2020 Travel Grants from the Jack McGovern Coats’ Disease Foundation: Don’t Miss Out!

The Jack McGovern Coats’ Disease Foundation, a nonprofit patient organization committed to supporting critical disease research and raising disease awareness, is offering travel grants for recipients to attend the 2020 Annual Meeting of the American Society of Retina Specialists (ASRS) Conference, the Retina Society 2020 Annual Meeting, and the American Academy of Ophthalmology (AAO) 2020: Vision conference. These grants are specifically for researchers and doctors that specialize in retina-related disease, particularly those that affect children.

About Coats’ Disease

Coats’ disease is a rare disorder that affects the eyes. It is related to glaucoma and is most distinguished by the appearance of abnormal blood vessels behind the retina. While believed to be genetic in origin, Coats’ disease is not inherited from the parents. It is sometimes associated with facioscapulohumeral muscular dystrophy (FSHD). The disease is triggered by the disintegration of the blood-retinal barrier, found in the endothelial cells. Symptoms include blurred vision, abnormal reflection of the retina (usually white colored), floaters, light flashes, and yellow eye reflection in flash photography. Vision loss often begins in the upper region of the visual field, and can affect the center or peripheral vision first. Generally only one eye is affected. Treatment include laser surgery and cryotherapy, which can destroy the unusual blood vessels and halt disease progression, but this isn’t applicable to all cases. Sometimes, Coats’ disease will halt or (more rarely) reverse on its own. To learn more about Coats’ disease, click here.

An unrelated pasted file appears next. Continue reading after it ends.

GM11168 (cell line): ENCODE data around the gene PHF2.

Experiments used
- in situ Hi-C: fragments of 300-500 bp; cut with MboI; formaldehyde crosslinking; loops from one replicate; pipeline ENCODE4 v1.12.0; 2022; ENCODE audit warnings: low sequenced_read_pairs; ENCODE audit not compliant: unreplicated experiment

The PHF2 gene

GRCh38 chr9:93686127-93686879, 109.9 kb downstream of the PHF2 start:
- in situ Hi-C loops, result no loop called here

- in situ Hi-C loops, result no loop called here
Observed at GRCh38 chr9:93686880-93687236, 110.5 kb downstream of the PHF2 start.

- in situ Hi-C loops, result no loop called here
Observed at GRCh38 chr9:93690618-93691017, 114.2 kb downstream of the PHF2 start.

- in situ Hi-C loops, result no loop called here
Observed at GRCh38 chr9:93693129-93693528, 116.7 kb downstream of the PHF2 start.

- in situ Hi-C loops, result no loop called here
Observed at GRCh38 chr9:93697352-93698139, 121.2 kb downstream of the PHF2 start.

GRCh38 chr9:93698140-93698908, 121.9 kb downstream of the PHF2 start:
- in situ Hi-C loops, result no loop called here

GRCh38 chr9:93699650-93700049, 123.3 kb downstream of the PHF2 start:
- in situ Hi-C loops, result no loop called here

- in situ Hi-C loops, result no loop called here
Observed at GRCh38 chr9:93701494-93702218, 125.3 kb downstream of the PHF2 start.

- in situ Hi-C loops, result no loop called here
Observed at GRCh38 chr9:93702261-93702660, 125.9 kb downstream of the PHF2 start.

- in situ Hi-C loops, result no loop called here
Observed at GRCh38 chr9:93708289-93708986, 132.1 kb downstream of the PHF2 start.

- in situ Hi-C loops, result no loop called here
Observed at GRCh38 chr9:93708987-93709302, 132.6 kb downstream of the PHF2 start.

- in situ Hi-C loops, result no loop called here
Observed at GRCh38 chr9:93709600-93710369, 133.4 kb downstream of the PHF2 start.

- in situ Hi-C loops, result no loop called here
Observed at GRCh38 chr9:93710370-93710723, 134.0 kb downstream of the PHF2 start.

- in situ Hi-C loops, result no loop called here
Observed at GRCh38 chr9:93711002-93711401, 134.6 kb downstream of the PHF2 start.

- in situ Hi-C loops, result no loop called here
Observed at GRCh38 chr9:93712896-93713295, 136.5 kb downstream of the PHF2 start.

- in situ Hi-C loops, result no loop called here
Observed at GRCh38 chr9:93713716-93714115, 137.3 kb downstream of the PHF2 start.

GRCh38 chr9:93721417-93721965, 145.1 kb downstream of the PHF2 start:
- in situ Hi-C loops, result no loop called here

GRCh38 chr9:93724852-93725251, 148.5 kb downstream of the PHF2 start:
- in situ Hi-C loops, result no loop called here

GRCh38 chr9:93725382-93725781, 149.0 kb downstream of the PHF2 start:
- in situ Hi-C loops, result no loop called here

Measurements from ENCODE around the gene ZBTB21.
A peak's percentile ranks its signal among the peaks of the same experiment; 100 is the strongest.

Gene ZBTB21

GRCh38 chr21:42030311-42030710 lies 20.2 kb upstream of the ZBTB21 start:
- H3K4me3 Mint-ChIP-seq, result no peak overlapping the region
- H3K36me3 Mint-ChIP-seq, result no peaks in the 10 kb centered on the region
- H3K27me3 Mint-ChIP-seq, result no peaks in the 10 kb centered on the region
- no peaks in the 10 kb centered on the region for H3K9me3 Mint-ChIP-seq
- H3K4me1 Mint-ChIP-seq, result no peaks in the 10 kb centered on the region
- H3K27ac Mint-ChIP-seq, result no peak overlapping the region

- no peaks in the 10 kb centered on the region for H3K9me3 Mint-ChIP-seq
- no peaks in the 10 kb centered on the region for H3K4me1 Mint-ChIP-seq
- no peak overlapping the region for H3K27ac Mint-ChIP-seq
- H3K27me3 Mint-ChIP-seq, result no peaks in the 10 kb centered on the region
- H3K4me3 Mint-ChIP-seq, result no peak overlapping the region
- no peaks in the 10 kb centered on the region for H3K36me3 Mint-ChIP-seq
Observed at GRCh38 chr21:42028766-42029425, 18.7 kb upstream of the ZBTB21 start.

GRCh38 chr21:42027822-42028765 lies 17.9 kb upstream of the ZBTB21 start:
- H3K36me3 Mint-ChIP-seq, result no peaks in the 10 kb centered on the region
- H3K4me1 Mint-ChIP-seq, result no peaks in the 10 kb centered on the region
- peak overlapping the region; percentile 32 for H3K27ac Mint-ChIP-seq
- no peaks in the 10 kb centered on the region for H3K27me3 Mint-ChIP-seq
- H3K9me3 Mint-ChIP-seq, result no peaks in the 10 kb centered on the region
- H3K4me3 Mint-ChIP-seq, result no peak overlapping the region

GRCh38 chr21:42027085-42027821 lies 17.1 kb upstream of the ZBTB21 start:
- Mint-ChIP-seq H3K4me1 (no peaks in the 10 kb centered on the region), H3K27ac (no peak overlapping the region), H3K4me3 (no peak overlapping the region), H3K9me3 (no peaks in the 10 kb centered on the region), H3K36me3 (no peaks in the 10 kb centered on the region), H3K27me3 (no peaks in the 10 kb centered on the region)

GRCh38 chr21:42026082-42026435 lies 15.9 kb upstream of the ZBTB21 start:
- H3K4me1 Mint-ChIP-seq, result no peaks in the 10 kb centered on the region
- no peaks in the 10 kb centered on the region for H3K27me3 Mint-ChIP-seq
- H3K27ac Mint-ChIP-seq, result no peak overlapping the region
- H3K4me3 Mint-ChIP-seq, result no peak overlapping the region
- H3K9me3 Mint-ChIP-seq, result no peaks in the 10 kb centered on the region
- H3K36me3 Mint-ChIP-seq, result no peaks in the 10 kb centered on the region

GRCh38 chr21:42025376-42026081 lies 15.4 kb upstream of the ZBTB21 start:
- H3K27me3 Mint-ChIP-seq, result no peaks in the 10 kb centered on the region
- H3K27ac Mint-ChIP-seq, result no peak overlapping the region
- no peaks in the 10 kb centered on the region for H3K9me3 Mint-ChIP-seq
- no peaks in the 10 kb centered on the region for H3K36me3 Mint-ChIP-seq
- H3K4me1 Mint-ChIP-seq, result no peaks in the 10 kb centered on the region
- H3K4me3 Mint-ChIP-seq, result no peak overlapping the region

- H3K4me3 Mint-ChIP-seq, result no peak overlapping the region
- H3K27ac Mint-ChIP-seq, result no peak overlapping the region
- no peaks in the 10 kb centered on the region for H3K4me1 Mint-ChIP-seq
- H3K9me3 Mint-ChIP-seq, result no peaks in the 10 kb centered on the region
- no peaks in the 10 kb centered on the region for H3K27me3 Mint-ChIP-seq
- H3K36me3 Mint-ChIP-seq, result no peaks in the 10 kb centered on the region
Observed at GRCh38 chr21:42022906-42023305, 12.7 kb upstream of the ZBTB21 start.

Since part of the foundation’s mission includes spreading awareness about Coat’s disease, giving professionals the opportunity to learn more could be an important catalyst for research related to the illness. 

To learn more about requirements for the 2020 Travel Grant program, click here.

The submission due date for this program is June 1st, 2020. Don’t miss this exciting opportunity to learn more about this rare retinal disease that is in dire need of improved treatments.


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